Wednesday, December 17, 2008

College Radio

College radio had a huge influence on developing my musical tastes in the 1980s and early 90s. Growing up in small town Wisconsin, I listened to WRST from the University of Wisconsin at Oshkosh. They even let some of my high school friends DJ, usually at 4a.m. on Thursdays. My only other source of alternative music came from friends who had older siblings in college, and they passed on what they heard at their local college stations to we high school underlings.

Another recent article in the New York Times talks about how college radio is maintaining its presence, and in some cases thriving, despite the availability of a wide range of music on the internet. Most of these stations are student-run, and allow students to DJ whatever they feel like during certain programming hours. And, according to the article, some actually do influence the success of indie bands, many by integrating their broadcast with a streaming webcast. While commercial radio is run by huge conglomerates and so-called professional "DJs" have no influence on the playlist, its great to see that young people still want to get involved with local radio.

In the future I am going to say a lot more about college radio, but in the meantime here are a few tracks that I discovered by college radio in the 1980s.

Hüsker Dü - Never Talking To You Again.mp3
Buy: Zen Arcade (1984)

The Smiths - Cemetry Gates.mp3
Buy: The Queen Is Dead (1986)

They Might Be Giants -Ana Ng.mp3
Buy: Lincoln (1989)

And here's a song by the Replacements from their most produced record, but a great song regardless. I will have much, much more to say about the Replacements at a later date. Man, I remember seeing this on MTV's 120 Minutes. And now its VH1 Classic? I'm old.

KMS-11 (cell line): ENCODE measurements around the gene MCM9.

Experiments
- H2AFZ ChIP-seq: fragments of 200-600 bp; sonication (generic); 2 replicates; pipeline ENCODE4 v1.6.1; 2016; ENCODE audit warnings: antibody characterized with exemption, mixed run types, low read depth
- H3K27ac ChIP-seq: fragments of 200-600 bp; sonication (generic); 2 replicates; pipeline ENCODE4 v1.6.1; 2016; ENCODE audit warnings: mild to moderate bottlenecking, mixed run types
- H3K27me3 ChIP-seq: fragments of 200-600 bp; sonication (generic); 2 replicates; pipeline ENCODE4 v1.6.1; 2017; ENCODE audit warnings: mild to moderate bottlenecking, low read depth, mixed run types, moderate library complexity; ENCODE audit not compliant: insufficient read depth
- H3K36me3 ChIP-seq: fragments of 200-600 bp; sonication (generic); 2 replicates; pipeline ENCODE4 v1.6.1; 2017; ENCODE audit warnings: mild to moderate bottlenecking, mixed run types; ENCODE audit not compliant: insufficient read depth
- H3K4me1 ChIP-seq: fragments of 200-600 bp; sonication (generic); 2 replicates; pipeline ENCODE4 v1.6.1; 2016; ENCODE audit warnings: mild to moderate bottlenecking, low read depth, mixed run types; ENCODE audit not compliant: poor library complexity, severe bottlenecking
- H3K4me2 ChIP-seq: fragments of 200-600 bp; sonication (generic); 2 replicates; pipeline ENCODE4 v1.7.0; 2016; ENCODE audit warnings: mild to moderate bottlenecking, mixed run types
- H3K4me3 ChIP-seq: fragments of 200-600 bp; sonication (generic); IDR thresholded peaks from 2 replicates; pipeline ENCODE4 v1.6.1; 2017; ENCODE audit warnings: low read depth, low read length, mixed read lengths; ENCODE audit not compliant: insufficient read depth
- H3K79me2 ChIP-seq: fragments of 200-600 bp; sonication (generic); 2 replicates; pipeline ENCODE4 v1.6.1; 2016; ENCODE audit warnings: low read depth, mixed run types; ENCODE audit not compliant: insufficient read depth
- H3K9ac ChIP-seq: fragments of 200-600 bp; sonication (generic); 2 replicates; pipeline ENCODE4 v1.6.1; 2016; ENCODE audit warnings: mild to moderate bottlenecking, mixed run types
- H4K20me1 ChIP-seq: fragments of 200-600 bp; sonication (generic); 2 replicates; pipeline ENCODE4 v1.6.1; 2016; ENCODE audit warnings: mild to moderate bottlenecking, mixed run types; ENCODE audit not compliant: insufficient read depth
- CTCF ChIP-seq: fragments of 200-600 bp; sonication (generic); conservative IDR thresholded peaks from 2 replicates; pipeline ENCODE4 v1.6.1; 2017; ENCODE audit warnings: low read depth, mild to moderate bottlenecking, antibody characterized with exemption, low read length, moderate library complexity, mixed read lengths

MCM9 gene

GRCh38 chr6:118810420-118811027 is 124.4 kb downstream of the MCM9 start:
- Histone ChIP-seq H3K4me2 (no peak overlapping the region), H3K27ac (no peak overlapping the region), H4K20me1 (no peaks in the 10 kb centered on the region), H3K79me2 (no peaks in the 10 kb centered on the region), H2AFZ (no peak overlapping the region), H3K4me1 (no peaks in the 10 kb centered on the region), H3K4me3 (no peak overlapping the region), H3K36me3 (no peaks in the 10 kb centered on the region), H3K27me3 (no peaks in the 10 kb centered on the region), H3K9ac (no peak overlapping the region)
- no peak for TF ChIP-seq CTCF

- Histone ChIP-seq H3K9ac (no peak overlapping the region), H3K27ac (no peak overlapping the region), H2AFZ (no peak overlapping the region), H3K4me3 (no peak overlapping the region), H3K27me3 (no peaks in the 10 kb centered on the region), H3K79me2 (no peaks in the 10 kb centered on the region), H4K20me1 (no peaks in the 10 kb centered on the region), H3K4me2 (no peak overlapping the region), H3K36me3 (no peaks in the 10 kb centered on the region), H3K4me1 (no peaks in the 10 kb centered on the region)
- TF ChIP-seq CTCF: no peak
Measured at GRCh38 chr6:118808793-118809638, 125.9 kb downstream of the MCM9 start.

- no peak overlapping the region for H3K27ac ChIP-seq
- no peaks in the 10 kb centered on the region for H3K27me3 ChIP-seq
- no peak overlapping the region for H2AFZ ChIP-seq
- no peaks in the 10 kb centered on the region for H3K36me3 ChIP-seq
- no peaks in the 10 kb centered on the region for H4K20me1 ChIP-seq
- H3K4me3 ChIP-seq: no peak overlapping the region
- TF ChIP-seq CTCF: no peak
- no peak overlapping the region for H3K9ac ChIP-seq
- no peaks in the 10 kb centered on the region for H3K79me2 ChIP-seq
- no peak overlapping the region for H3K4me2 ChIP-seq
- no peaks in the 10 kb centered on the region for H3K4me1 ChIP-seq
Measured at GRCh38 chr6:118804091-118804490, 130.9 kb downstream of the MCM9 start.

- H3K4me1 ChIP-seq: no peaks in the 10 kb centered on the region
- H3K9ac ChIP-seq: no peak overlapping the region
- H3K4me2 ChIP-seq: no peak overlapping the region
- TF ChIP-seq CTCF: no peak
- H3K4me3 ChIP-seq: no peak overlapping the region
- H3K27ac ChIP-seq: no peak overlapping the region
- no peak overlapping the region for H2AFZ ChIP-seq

Buy: Don't Tell a Soul (1989, reissued with bonus tracks 2008)


Garrick said...

I was a DJ at WNUR from 1989-1991. I had the Steel Mill from 2p.m.-4p.m. on Saturdays. It was Chicago's only stereo heavy metal programming at the time. The station manager wouldn't let us play anything that could be heard on any other station. My show more or less sucked, but a lot of the other programming was pretty cool and progressive. One day I had free tickets to give away for some new up and coming band called "Soundgarden." They were playing at a local club and it took me most of the show to unload them. Good times.

Jennifer Waits said...

College radio is definitely still thriving. I started listening to college stations in the San Francisco Bay Area (KFJC, KZSU, KSJS, KSCU) in the mid-1980s when commercial station "the Quake" went off the air. They were one of the early "modern rock" stations that played a lot of college radio staples, so it was an easy transition for me to move further left on the dial. And, I ended up staying there...and becoming a college radio DJ too. The most interesting sounds are on non-commercial radio.

And, I've got to agree with the comment above. It's so easy to win tickets on college radio and I've benefited from that over the years, seeing free shows and winning music too.